- Pricing information is general rather than specific, so you still have to negotiate your individual sale on your own.
- Price Reports don’t include tax, tag or title fees.
- Because TrueCar prices are virtual rather than vehicle-specific, the car you configure on their site may not be available at your dealership.
- You become a lead. Yuck! You have to provide personal information to see dealerships and participate (get ready for a deluge of phone calls and emails!).
- Though their dealers are “certified,” TrueCar pulls from a small pool of a few thousand dealers as compared to AutoTrader’s 300,000 sellers.
Conclusion: The key to a productive experience with TrueCar is realizing its function as an information gathering tool rather than a comprehensive car-buying service. The information TrueCar provides is excellent, but you will still have to research inventory on other new car buying sites before you are able to drive off the lot in your new car.
Those are some of our thoughts, but we’d love to hear from you. Sound off in the comments with what you think the best new car buying sites are!
It’s a pretty good time to get a new set of wheels. The average interest rate on a new car loan is 4.24%, lenders are doling out higher amounts as well as more time in which to pay it back, and they aren’t being quite as picky with whom they give it to as in years past. Balance transfer credit card offers are also about as attractive as they’ve ever been.
I’ve always disliked it when you’re watching two football teams go at it, and, after some huge hit or game changing play, the opposing players help each other up and give out pats on the back. I understand if you know each other or have some ties that go back, but save that for after the game. On the field it’s supposed to be nothing but bad vibes, so when you see your opponent on the ground, leave them there. Maybe give a boot to the ribs when the refs aren’t watching. Alright, nix that last part. Continue reading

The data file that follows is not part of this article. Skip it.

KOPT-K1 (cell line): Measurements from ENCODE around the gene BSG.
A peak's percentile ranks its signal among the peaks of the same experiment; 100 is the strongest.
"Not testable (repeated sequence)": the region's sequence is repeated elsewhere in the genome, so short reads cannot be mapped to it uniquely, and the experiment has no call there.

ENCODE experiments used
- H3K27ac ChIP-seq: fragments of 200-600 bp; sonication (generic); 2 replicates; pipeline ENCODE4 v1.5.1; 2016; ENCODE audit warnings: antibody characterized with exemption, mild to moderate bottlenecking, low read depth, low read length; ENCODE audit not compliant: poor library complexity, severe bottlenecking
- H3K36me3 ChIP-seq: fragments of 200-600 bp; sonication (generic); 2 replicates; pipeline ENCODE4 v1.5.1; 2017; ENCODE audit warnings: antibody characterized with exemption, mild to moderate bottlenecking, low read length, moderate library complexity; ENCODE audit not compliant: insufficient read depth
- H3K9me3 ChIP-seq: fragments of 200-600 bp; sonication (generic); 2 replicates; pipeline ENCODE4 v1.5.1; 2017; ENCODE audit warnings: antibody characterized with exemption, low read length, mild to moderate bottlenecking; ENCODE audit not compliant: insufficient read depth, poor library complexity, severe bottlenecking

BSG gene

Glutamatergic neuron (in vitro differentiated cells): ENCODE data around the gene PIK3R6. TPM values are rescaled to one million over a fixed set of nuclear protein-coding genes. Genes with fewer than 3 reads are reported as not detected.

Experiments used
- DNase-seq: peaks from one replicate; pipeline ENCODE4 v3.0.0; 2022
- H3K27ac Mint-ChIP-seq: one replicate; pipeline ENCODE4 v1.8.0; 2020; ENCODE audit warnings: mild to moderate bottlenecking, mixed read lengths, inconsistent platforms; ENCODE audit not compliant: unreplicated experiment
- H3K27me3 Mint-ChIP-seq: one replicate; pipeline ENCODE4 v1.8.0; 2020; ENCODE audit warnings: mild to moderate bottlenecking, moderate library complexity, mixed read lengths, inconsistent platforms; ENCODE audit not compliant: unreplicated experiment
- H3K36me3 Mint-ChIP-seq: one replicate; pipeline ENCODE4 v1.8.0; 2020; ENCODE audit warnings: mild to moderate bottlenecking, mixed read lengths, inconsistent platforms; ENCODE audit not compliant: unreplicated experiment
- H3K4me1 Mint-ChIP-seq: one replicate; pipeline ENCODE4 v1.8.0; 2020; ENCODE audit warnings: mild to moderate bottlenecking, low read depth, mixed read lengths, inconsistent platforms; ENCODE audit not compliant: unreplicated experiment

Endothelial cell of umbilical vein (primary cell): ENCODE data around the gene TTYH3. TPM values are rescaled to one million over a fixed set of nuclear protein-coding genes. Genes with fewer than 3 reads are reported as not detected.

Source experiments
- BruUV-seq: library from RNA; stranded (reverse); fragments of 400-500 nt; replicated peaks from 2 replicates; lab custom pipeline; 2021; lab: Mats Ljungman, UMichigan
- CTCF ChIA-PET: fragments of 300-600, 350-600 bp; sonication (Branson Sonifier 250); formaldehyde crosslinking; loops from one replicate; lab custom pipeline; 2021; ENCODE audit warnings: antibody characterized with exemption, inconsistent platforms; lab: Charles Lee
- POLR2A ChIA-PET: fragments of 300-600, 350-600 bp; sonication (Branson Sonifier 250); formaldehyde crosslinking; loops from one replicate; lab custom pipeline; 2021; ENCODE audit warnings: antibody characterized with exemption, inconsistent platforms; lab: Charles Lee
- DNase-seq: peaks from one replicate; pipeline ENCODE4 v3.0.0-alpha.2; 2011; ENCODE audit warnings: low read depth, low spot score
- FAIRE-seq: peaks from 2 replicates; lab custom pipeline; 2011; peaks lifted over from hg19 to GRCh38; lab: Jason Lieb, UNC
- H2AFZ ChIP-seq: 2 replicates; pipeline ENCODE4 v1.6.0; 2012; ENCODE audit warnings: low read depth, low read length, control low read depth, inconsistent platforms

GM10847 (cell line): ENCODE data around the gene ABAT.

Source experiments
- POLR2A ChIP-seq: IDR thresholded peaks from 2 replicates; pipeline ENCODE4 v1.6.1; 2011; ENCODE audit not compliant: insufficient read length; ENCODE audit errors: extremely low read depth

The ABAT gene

As once overlooked brands like Hyundai, Kia, and Scion continue to throw out inexpensive nameplates that provide competitive quantities of performance and luxury as compared to their higher priced rivals, shoppers have more choice than ever- and a more complicated decision to ponder. Continue reading
Your underwear and auto preferences may be more similar than you think. On the one hand we’ve got something that most folks would consider pretty intimate, usually used on a daily basis for important reasons, and seen by the public either quite frequently or very seldom, depending on the user. Some people even break out flashy versions for those really special occasions. And then of course there’s the underwear you wear. Form, fit, and function- our cars and underwear have been forever linked together thanks to crack CarWoo! research performed by a handpicked team consisting of myself. And the results are quite telling. Continue reading
True story: My friends and I once tailgated without a car. We simply integrated ourselves into the mix with dual 18 packs of Coors Light. It helped that it was a Wazzu Cougars game, whose fans have been known to enjoy an adult beverage or two. You don’t have to deal with the embarrassment of what we went through, though, because I’ve provided a list of the best vehicles for setting up parking lot parties. What makes for a superior tailgater? Beer, food, and a pickup bed, sure. But there’s more to it than that. I think. Read on and see if I actually came up with anything else. Continue reading
David Bakke is a contributor for Money Crashers Personal Finance, where he shares tips for car buying and maintenance, money management, smart shopping, and more.
If you ask 10 people when the best time of year is to buy a new car, you’re likely to get 10 different answers. But statistically speaking, there are certain times when you’re likely to get a better price. Comparing prices and negotiating with salesmen are two important aspects of the car buying process, but so is knowing when to shop. Continue reading